nagisa (Jul 30 2019 at 22:35, on Zulip):

As for the logic, it will likely be the x86 backend in LLVM. I suspect that the linker plugin will simply have different options for the backend compared to rustc (e.g. lower backend optimisation level)

Eric Rahm (Jul 30 2019 at 22:36, on Zulip):

Interesting, dmajor found the relevant x86 ASM backend code So we're wondering if for some reason we loose track of the fact that we support long nop codes in LTO builds

nagisa (Jul 30 2019 at 22:37, on Zulip):

As for my last observation, I’m amused that this causes slowdowns, as all the modern Intel and AMD CPUs discard nops in instruction decoder, and the decoder can process up to 6 instructions per cycle depending on specific arch.

nagisa (Jul 30 2019 at 22:38, on Zulip):

So at most this should cause 1 extra cycle of delay every such nop chain.

nagisa (Jul 30 2019 at 22:40, on Zulip):

@Eric Rahm it is plausible that CPU features could get lost somewhere in the linker plugin.

nagisa (Jul 30 2019 at 22:40, on Zulip):

That would explain the slowdown better IMO as e.g. SSE would no longer be used by default either.

simulacrum (Jul 30 2019 at 22:43, on Zulip):

fwiw we do try to pass something into LLVM I think https://github.com/rust-lang/rust/blob/master/src/librustc_codegen_ssa/back/linker.rs#L213

nagisa (Jul 30 2019 at 22:44, on Zulip):

/me reads the last comment on hex editing and finds it funny how other people were sceptical of the same thing as myself :D

nagisa (Jul 30 2019 at 22:45, on Zulip):

fwiw we do try to pass something into LLVM I think https://github.com/rust-lang/rust/blob/master/src/librustc_codegen_ssa/back/linker.rs#L213

Well, again, its a question of what Firefox build system looks like. I do not believe they link a bunch of C++ code into Rust and rather do the reverse.

nagisa (Jul 30 2019 at 22:45, on Zulip):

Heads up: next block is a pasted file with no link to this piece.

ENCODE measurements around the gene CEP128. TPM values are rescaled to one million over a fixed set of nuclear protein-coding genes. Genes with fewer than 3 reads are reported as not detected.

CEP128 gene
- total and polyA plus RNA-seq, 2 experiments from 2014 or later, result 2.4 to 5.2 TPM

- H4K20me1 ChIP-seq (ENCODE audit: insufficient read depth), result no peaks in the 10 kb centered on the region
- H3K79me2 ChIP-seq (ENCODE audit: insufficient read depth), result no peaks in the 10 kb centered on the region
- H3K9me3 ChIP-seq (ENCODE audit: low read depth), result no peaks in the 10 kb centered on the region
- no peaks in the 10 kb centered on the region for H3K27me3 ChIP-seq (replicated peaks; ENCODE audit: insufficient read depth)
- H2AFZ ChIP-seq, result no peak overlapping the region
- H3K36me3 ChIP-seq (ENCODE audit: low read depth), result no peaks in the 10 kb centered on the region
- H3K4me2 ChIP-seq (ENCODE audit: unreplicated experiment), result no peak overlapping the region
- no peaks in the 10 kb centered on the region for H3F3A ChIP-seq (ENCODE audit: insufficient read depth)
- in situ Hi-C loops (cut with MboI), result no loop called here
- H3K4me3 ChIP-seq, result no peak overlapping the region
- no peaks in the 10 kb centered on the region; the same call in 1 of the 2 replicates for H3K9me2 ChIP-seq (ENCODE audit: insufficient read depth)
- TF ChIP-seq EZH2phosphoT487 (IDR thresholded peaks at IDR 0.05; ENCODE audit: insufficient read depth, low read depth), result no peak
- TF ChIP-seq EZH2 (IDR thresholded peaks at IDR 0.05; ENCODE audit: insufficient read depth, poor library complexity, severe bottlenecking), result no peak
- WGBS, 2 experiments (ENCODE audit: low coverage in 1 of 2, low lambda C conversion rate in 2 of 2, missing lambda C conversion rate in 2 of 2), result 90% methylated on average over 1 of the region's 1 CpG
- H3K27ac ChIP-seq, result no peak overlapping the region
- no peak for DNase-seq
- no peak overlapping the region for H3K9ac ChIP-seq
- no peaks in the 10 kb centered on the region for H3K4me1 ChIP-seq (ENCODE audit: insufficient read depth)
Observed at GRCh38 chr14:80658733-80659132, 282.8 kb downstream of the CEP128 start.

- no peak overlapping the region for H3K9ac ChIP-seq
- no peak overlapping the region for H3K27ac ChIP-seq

At which point what rustc does in its backend when invoking the linker is irrelevant.

simulacrum (Jul 30 2019 at 22:46, on Zulip):

Ah, yeah, that makes sense

Eric Rahm (Jul 30 2019 at 22:46, on Zulip):

@Mike Hommey might know, but yeah I think it's the reverse

Mike Hommey (Jul 30 2019 at 22:48, on Zulip):

The non-xLTO setup builds a static library for rust code, but that code is LTOed by rust, but that shouldn't be involving the linker.

Alex Crichton (Jul 31 2019 at 14:09, on Zulip):

I don't have much to add to this that nagisa hasn't already said, I agree that it's very likely the code generator and settings passed to the code generator, which in this case is probably happening in LLD or the LLVM plugin for gold (or something like that). It may have to do with optimization levels configured for the code generator itself (which in LLVM IIRC can be separate from the IR)

Eric Rahm (Aug 06 2019 at 15:59, on Zulip):

Closing the loop here it looks like we tracked this down to rustc using reasonable defaults for cpu type when linking, but with xLTO we're calling lld directly which has different less optimal defaults. If we add flags to our lld call we see the regression go away.

Eric Rahm (Aug 06 2019 at 15:59, on Zulip):

@mw FYI, this is what we mentioned during our team meeting today

mw (Aug 07 2019 at 07:50, on Zulip):

yes, that explanation makes sense to me

Last update: Nov 16 2019 at 01:40UTC